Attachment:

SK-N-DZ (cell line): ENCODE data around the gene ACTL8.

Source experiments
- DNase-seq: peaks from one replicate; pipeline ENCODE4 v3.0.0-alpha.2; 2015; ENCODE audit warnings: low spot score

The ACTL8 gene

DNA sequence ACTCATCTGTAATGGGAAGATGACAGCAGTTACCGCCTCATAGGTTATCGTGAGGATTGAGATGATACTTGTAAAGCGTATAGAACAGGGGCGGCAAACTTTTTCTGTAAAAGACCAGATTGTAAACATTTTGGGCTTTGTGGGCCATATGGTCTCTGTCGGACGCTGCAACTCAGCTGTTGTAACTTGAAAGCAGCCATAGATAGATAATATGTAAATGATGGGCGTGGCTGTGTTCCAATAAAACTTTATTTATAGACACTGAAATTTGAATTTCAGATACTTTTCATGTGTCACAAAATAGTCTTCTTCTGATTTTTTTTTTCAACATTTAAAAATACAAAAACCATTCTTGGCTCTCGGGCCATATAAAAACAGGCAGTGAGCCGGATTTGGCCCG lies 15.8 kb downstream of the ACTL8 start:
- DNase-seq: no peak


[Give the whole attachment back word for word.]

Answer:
SK-N-DZ (cell line): ENCODE data around the gene ACTL8.

Source experiments
- DNase-seq: peaks from one replicate; pipeline ENCODE4 v3.0.0-alpha.2; 2015; ENCODE audit warnings: low spot score

The ACTL8 gene

DNA sequence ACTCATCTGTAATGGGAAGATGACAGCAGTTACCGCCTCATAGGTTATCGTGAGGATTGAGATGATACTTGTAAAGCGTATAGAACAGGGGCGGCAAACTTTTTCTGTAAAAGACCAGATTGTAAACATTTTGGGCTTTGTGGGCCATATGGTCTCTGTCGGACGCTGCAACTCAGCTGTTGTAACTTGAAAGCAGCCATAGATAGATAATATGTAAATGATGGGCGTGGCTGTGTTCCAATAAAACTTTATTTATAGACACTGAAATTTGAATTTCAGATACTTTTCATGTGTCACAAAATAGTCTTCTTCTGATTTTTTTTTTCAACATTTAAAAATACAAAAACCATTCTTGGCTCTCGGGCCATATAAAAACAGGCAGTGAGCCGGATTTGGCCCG lies 15.8 kb downstream of the ACTL8 start:
- DNase-seq: no peak